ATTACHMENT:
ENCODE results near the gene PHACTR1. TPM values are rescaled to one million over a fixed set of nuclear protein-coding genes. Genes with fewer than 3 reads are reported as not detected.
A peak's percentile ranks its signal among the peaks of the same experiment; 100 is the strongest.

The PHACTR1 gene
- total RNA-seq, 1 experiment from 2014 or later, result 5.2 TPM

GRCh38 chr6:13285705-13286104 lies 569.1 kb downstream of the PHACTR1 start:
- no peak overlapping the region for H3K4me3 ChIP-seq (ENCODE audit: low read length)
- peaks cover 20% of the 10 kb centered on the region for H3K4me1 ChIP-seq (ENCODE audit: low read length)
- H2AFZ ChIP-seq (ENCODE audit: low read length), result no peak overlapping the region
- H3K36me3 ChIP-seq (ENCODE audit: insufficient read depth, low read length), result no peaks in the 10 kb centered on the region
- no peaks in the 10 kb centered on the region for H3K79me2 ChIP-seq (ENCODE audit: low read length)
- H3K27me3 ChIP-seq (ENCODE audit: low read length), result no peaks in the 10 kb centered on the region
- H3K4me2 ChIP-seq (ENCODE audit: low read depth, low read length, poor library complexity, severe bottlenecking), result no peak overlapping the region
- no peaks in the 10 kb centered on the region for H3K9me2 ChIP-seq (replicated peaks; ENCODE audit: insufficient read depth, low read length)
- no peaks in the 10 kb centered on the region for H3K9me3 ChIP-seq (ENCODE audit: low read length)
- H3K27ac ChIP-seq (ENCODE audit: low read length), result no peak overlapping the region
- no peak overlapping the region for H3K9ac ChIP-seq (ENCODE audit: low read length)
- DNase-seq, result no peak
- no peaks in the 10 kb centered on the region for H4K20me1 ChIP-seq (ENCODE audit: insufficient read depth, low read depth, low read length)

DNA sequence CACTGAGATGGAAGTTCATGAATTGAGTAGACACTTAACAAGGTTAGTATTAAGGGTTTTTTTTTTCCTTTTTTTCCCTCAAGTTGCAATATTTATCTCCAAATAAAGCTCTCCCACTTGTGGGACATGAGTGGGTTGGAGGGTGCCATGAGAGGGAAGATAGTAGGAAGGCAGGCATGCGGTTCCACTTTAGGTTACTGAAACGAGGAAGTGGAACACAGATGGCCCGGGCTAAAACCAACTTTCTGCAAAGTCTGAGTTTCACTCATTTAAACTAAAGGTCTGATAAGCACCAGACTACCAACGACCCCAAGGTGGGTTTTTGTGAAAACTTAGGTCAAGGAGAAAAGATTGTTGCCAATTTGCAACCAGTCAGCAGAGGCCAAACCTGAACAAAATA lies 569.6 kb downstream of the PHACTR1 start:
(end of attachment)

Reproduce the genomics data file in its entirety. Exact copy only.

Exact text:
ENCODE results near the gene PHACTR1. TPM values are rescaled to one million over a fixed set of nuclear protein-coding genes. Genes with fewer than 3 reads are reported as not detected.
A peak's percentile ranks its signal among the peaks of the same experiment; 100 is the strongest.

The PHACTR1 gene
- total RNA-seq, 1 experiment from 2014 or later, result 5.2 TPM

GRCh38 chr6:13285705-13286104 lies 569.1 kb downstream of the PHACTR1 start:
- no peak overlapping the region for H3K4me3 ChIP-seq (ENCODE audit: low read length)
- peaks cover 20% of the 10 kb centered on the region for H3K4me1 ChIP-seq (ENCODE audit: low read length)
- H2AFZ ChIP-seq (ENCODE audit: low read length), result no peak overlapping the region
- H3K36me3 ChIP-seq (ENCODE audit: insufficient read depth, low read length), result no peaks in the 10 kb centered on the region
- no peaks in the 10 kb centered on the region for H3K79me2 ChIP-seq (ENCODE audit: low read length)
- H3K27me3 ChIP-seq (ENCODE audit: low read length), result no peaks in the 10 kb centered on the region
- H3K4me2 ChIP-seq (ENCODE audit: low read depth, low read length, poor library complexity, severe bottlenecking), result no peak overlapping the region
- no peaks in the 10 kb centered on the region for H3K9me2 ChIP-seq (replicated peaks; ENCODE audit: insufficient read depth, low read length)
- no peaks in the 10 kb centered on the region for H3K9me3 ChIP-seq (ENCODE audit: low read length)
- H3K27ac ChIP-seq (ENCODE audit: low read length), result no peak overlapping the region
- no peak overlapping the region for H3K9ac ChIP-seq (ENCODE audit: low read length)
- DNase-seq, result no peak
- no peaks in the 10 kb centered on the region for H4K20me1 ChIP-seq (ENCODE audit: insufficient read depth, low read depth, low read length)

DNA sequence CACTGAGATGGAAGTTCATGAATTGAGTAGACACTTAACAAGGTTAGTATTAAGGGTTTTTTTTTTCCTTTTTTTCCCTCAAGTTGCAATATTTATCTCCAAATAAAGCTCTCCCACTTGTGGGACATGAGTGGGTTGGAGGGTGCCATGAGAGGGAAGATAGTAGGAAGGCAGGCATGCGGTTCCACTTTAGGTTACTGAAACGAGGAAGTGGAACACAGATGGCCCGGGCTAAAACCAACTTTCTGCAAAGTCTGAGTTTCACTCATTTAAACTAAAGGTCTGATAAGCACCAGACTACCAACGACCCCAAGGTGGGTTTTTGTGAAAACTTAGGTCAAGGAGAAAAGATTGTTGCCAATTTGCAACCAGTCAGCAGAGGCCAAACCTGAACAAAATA lies 569.6 kb downstream of the PHACTR1 start: